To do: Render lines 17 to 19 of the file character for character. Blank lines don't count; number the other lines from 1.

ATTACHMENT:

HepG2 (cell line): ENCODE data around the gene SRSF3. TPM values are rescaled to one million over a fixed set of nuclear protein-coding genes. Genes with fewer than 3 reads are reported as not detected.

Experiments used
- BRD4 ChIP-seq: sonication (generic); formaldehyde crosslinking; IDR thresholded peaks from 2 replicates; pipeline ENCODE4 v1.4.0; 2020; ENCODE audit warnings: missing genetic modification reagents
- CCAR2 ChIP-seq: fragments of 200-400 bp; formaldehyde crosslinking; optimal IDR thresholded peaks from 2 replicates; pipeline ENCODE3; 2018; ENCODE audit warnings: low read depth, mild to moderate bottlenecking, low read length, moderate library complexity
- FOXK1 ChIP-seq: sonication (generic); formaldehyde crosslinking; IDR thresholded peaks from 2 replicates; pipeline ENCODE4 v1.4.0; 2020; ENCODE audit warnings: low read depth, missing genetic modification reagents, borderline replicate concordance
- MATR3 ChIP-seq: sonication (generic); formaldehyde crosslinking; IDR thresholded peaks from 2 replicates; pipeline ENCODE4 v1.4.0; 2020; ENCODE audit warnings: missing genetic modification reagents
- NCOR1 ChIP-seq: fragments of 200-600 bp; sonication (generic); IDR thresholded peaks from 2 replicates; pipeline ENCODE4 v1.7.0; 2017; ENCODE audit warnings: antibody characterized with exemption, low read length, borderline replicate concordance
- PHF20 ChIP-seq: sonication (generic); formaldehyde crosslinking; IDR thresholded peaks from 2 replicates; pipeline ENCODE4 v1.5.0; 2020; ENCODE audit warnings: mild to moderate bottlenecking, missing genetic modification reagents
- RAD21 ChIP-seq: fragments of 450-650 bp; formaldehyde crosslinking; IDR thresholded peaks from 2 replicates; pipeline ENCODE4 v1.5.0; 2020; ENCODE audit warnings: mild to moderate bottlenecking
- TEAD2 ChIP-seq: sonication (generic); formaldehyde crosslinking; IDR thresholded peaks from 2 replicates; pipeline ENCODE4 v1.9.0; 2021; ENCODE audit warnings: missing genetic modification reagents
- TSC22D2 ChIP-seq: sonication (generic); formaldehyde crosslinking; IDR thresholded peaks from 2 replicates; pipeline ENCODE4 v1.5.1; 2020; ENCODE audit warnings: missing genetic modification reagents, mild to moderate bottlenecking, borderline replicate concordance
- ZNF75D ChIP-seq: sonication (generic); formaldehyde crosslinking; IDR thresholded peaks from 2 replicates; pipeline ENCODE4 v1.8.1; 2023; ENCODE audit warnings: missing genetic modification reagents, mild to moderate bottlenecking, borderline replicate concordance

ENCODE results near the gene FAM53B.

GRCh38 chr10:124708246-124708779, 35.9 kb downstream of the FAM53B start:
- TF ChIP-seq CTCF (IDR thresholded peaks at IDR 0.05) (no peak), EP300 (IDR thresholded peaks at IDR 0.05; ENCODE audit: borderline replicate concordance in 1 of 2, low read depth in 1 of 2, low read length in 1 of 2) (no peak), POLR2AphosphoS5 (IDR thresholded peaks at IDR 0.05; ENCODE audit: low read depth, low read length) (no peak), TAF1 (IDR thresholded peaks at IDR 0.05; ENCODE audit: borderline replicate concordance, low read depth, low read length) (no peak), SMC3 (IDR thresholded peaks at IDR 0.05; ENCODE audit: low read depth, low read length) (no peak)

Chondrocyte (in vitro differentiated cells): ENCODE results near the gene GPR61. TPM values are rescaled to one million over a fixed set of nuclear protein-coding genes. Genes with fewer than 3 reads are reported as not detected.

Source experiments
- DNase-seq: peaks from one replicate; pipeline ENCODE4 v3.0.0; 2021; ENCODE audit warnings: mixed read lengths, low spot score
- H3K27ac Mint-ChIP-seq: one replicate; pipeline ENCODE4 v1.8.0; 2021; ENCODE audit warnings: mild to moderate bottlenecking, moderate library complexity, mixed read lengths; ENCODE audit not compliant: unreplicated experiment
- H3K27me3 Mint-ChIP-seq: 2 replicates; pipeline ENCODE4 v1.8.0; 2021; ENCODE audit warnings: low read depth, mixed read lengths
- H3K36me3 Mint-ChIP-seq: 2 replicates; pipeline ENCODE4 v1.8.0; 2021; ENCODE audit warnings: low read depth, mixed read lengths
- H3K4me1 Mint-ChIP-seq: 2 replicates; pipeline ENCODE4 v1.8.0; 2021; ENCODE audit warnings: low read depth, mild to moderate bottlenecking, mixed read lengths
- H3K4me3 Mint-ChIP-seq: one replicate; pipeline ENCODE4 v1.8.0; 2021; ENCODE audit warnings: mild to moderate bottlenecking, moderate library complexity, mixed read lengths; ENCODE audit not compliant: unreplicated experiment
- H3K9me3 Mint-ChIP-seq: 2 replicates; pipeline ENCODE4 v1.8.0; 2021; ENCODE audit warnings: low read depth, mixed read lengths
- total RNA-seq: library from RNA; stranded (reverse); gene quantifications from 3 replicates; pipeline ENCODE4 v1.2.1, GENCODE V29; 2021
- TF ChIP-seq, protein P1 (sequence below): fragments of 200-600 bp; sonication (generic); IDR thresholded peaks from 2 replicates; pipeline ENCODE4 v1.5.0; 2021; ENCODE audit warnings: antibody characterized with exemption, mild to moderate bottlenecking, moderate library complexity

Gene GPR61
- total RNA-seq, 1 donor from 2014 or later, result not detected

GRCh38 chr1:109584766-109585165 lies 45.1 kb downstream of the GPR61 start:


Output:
Source experiments
- DNase-seq: peaks from one replicate; pipeline ENCODE4 v3.0.0; 2021; ENCODE audit warnings: mixed read lengths, low spot score
- H3K27ac Mint-ChIP-seq: one replicate; pipeline ENCODE4 v1.8.0; 2021; ENCODE audit warnings: mild to moderate bottlenecking, moderate library complexity, mixed read lengths; ENCODE audit not compliant: unreplicated experiment